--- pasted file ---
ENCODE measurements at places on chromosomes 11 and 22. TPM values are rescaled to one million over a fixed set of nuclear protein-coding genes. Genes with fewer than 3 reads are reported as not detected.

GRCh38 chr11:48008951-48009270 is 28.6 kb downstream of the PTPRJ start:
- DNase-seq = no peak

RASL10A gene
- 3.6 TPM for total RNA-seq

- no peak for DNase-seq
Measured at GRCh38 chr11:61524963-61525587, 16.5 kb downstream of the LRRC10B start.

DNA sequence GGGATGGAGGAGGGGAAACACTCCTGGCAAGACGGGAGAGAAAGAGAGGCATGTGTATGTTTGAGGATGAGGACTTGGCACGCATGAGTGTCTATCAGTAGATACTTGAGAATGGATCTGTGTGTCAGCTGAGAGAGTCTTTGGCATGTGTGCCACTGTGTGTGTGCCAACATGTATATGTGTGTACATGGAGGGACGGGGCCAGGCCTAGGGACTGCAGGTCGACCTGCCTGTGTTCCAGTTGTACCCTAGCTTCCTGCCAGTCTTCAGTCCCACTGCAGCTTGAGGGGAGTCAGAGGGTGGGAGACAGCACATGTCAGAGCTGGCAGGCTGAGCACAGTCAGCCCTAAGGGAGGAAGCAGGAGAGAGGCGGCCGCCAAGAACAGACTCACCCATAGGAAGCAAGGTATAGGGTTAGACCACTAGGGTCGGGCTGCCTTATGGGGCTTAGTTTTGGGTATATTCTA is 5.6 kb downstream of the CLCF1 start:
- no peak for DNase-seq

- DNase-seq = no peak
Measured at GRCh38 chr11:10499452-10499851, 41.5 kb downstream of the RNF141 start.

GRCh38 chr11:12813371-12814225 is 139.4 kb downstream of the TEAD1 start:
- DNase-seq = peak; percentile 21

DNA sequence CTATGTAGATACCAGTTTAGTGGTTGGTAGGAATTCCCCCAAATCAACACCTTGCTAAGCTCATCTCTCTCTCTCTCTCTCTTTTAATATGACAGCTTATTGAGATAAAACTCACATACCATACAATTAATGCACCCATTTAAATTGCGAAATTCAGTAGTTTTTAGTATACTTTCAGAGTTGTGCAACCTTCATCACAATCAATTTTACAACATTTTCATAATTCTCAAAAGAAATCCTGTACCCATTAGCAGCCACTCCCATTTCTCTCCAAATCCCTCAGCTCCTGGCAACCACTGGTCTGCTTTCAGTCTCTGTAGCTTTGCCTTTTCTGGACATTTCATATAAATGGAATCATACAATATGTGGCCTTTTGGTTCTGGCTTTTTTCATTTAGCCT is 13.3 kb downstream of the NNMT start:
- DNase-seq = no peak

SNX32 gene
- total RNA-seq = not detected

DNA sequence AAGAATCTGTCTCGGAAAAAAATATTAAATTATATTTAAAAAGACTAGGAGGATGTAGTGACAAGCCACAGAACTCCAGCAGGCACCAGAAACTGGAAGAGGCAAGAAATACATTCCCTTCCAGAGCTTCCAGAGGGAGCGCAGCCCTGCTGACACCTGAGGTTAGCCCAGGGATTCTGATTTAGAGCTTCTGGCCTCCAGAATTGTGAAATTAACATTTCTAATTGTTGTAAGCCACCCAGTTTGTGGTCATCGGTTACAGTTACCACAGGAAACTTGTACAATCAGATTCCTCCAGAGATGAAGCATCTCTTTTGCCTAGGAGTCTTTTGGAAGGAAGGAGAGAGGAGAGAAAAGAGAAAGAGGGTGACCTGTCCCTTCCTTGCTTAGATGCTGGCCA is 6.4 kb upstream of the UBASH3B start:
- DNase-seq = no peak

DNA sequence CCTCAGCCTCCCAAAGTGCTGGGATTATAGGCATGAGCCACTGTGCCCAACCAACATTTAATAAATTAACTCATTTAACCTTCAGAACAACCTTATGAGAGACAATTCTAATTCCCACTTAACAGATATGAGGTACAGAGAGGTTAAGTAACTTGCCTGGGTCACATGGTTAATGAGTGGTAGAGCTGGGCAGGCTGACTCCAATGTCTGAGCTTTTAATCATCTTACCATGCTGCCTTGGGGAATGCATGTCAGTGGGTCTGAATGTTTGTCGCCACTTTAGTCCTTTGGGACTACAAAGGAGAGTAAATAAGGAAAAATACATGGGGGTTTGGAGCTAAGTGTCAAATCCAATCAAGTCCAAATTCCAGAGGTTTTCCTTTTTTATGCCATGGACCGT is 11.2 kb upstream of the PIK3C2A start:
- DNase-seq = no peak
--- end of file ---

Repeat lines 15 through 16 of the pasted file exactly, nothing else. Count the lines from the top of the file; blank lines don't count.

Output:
- DNase-seq = no peak

SNX32 gene